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QUESTION: In patients with schizophrenia, what are the clinical effects of haloperidol compared with placebo?
Studies were identified by searching databases including EMBASE/Excerpta Medica (1980 to Feb 1998), Medline (1966 to Feb 1998), PsycLIT (1974 to Feb 1998), and SCISEARCH (1974–98); scanning references of articles; contacting authors; and handsearching high yield journals.
Randomised controlled trials (RCTs) were selected if they compared haloperidol (excluding depot forms of the drug*) with placebo in people with schizophrenia or similar, serious, non-affective psychosis. Quasi-randomised studies were excluded.
2 reviewers independently assessed the quality of study methods. All reviewers independently extracted data on methods, participants, interventions, and outcomes.
20 RCTs (2120 patients) met the selection criteria (sample size range 12–388 patients). Most studies used haloperidol doses in the range of 4–20 mg/day. Haloperidol was better than placebo for global improvement (table⇓). 1 study reported no statistically significant difference between groups in the number of patients with reduced Brief Psychiatric Rating Scale (BPRS) scores. The pooled results of 2 studies showed better mean BPRS scores for the haloperidol group than for the placebo group at 6 weeks (table⇓). Haloperidol reduced early withdrawals but this effect was attenuated over time (table⇓). Haloperidol increased dystonia, akathisia, parkinsonism, and need for antiparkinson medication (table⇓).
In patients with schizophrenia, haloperidol is better than placebo for global improvement but increases the rates of parkinsonism, akathisia, and acute dystonias substantially.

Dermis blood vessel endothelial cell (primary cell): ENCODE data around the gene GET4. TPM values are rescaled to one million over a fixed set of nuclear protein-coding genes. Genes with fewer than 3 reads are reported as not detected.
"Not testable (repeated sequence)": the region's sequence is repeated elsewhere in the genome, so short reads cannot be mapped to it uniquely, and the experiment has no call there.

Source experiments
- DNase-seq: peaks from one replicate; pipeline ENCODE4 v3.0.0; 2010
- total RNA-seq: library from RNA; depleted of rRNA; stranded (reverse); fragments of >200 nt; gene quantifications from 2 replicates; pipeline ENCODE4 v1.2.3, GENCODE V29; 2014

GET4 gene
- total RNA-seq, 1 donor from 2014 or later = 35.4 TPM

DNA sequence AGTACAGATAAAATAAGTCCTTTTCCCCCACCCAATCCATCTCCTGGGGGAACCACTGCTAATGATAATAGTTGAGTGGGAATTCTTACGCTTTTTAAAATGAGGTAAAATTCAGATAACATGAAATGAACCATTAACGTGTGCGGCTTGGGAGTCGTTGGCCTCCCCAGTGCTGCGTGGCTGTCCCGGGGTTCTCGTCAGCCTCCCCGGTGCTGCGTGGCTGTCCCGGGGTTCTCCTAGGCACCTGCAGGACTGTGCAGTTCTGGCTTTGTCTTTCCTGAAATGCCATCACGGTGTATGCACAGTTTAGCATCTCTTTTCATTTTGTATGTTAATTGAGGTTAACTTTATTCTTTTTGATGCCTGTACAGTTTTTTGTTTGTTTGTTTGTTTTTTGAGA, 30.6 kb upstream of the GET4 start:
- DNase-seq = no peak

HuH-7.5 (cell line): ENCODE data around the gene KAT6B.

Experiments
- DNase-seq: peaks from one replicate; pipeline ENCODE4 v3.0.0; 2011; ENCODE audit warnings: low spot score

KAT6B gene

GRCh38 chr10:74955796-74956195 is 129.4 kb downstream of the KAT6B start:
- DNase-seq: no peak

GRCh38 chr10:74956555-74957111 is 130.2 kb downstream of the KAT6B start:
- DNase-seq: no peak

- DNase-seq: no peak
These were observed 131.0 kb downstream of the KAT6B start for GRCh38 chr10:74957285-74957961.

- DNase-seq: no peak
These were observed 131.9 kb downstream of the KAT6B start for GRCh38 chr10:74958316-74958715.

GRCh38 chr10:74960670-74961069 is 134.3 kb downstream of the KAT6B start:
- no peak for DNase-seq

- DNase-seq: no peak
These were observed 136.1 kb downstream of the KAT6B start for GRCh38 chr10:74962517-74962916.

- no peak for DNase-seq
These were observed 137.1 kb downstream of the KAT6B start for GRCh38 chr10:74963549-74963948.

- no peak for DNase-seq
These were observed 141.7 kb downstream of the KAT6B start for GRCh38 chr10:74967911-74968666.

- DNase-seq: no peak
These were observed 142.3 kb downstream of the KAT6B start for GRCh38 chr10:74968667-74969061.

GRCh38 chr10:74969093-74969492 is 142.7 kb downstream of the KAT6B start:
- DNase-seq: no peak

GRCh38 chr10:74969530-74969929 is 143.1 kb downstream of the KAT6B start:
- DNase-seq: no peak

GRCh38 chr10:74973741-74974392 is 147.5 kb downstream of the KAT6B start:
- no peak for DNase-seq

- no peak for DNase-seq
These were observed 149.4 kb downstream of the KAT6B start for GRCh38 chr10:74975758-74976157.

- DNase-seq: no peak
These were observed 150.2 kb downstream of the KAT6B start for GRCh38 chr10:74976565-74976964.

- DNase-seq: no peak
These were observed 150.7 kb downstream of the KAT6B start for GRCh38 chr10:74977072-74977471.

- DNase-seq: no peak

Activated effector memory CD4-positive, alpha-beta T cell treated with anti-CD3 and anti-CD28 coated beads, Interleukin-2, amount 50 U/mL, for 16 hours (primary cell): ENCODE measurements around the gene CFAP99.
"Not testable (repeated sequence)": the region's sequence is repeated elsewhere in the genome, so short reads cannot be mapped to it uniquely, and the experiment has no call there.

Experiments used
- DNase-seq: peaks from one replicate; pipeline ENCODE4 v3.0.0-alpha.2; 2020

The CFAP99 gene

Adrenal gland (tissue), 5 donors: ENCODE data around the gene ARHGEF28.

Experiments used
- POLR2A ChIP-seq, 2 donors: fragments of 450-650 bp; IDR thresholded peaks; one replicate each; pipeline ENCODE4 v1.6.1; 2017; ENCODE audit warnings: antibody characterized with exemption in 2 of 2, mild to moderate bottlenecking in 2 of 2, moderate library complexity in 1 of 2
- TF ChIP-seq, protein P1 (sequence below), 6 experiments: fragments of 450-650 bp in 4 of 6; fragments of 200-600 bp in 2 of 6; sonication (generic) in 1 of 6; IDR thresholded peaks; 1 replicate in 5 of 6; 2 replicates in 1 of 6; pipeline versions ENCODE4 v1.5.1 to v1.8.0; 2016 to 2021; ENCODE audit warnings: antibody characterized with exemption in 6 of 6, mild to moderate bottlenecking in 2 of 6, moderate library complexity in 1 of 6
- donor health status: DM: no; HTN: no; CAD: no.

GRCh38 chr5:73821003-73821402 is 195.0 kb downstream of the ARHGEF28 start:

Haloperidol has played a pivotal role in the treatment of psychosis. It has been widely used in developed and developing countries and, until recently, was the “industry standard” against which newer medications were compared. In addition to quantifying long standing clinical impressions, this scholarly review by Joy et al reminds us of some sobering clinical facts about the treatment of schizophrenia. Although haloperidol was found to be superior to placebo for the treatment of schizophrenia, many people with the condition did not make an immediate nor complete recovery. Rates of extrapyramidal adverse effects were very high (put more bluntly, unacceptably high).
Unfortunately, the authors did not proceed with a planned sensitivity analysis examining safety and efficacy of haloperidol at different doses compared with placebo. Although little doubt exists that higher doses of traditional antipsychotics are associated with higher rates of extrapyramidal symptoms (EPS), we need more information on the safety and efficacy of low dose traditional antipsychotic medication.
A recent systematic review comparing traditional antipsychotic medication (including haloperidol) with newer medications (the “atypicals”) suggested that the often quoted superior side effect profile of newer medications is attenuated when the dose of the comparator medication is in the lower range.1 A related Cochrane review is currently underway comparing different doses of haloperidol. Clinicians need advice about the safety and efficacy of low dose haloperidol to make an informed decision about the use of this product and newer medications. For example, newer medications tend be associated with substantial weight gain, which can contribute to long term comorbidity.2 Clinicians need quality data to balance the risks and benefits of low dose traditional antipsychotics compared with newer atypical antipsychotics (which are associated with more weight gain, but fewer EPS).
Review: the benefit of atypical antipsychotics over standard drugs disappears after controlling for comparator dose [Abstract]. Evidence-Based Mental Health 2001;4:77.
↵* See Review: haloperidol decanoate is superior to placebo for schizophrenia [abstract]. Evidence-Based Mental Health 1999 Aug;2:84.
Source of funding: NHS Executive Anglia and Oxford R&D Directorate UK.
For correspondence: Ms C B Joy, Cochrane Schizophrenia Group, Summertown Pavillion, Middle Way, Oxford OX2 7LG, UK. Fax +44 (0)1865 316 023.
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